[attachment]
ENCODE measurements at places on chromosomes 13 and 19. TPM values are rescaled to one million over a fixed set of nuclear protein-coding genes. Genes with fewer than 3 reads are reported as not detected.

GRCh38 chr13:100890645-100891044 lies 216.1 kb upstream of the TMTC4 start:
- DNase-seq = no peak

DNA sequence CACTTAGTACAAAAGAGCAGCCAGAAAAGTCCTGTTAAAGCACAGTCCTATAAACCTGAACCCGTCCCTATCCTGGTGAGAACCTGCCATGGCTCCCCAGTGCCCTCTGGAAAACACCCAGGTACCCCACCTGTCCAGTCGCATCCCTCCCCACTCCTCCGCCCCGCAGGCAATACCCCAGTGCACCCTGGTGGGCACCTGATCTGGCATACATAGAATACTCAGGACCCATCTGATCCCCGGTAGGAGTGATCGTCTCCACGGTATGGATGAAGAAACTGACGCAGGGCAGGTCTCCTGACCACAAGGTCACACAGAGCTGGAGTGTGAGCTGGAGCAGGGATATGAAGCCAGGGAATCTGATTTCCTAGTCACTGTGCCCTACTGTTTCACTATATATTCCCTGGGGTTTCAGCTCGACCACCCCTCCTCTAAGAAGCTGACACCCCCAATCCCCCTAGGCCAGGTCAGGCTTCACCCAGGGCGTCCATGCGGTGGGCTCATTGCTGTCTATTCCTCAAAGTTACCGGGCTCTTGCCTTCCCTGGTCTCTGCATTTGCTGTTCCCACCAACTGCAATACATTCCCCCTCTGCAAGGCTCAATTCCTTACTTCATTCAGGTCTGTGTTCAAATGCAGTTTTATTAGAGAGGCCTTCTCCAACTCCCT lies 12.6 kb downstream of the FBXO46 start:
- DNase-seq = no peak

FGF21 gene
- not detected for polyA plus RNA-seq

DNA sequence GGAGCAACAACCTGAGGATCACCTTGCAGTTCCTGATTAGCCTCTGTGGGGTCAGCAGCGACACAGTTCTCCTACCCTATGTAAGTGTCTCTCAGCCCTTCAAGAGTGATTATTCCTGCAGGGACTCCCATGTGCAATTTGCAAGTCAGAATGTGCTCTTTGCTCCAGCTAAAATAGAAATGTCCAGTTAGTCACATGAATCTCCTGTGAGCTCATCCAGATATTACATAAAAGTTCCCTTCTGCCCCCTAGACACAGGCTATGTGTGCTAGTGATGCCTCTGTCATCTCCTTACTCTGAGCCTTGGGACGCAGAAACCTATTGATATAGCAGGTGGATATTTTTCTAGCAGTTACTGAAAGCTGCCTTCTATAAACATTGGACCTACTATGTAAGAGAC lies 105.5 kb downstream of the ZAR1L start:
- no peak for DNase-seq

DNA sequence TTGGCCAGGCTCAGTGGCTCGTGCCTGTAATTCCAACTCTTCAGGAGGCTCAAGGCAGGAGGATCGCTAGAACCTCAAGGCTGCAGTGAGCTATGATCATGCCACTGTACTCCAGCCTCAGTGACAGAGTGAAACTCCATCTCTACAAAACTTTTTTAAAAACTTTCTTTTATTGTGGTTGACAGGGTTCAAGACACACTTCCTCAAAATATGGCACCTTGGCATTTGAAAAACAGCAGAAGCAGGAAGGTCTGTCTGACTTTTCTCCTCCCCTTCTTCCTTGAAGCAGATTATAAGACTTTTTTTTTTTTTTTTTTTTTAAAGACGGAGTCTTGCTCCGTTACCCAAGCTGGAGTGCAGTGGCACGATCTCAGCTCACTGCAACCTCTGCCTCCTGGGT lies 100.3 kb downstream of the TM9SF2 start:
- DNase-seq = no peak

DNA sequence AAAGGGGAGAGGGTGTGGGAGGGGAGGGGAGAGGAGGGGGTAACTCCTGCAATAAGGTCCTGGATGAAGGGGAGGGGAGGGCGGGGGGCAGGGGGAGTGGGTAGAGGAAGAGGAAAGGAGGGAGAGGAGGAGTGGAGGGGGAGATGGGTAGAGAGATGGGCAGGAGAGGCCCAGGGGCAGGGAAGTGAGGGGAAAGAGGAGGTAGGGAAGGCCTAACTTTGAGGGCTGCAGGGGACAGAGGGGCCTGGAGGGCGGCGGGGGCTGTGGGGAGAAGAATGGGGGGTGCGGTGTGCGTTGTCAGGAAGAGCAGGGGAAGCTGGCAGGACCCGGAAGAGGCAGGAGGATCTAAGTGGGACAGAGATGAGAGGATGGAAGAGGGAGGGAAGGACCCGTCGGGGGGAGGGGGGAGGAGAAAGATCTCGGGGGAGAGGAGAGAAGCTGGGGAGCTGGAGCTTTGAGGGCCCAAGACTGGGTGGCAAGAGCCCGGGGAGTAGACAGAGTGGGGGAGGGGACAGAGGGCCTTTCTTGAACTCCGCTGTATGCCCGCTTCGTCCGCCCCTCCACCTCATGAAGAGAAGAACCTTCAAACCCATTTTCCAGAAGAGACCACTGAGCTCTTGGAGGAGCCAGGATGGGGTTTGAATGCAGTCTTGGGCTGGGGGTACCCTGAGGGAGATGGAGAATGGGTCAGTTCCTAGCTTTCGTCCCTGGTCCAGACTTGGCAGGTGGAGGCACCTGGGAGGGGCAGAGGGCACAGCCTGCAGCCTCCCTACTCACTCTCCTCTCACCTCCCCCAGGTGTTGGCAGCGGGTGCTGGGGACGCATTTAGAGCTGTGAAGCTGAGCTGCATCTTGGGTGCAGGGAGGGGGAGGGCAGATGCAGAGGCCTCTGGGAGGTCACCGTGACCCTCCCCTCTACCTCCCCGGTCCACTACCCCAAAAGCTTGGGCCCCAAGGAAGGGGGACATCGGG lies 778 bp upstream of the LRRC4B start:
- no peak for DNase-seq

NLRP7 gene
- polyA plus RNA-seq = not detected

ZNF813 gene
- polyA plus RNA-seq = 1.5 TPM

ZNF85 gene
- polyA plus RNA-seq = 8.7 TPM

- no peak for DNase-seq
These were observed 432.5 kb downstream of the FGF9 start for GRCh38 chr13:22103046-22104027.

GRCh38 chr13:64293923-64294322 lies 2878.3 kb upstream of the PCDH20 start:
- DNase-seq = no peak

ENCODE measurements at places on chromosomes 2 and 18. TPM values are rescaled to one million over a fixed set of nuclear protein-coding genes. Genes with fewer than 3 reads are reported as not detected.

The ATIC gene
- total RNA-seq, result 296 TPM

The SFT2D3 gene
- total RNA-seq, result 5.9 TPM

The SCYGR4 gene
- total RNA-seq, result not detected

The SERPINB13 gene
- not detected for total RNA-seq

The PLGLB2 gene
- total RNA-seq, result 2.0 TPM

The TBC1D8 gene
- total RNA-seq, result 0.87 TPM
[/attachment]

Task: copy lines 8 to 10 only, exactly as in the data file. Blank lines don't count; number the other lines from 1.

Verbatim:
DNA sequence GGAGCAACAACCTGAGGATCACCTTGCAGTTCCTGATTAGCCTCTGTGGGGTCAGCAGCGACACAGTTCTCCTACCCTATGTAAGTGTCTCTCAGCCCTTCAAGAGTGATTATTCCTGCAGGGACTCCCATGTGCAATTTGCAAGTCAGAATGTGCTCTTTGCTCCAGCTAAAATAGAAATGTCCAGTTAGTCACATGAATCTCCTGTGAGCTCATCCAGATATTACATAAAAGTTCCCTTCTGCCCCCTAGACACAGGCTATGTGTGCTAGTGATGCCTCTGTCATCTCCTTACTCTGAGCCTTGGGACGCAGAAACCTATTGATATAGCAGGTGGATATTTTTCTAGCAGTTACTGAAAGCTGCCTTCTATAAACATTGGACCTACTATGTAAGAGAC lies 105.5 kb downstream of the ZAR1L start:
- no peak for DNase-seq

DNA sequence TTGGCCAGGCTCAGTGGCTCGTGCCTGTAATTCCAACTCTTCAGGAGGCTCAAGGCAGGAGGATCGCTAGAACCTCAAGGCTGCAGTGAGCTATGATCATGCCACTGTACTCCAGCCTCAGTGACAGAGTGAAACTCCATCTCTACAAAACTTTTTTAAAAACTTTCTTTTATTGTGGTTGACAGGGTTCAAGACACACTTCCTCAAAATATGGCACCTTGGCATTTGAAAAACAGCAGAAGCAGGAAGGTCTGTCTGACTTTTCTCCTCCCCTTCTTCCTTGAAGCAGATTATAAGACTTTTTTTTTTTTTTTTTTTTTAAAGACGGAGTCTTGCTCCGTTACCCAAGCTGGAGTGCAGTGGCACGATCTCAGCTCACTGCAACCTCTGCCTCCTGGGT lies 100.3 kb downstream of the TM9SF2 start: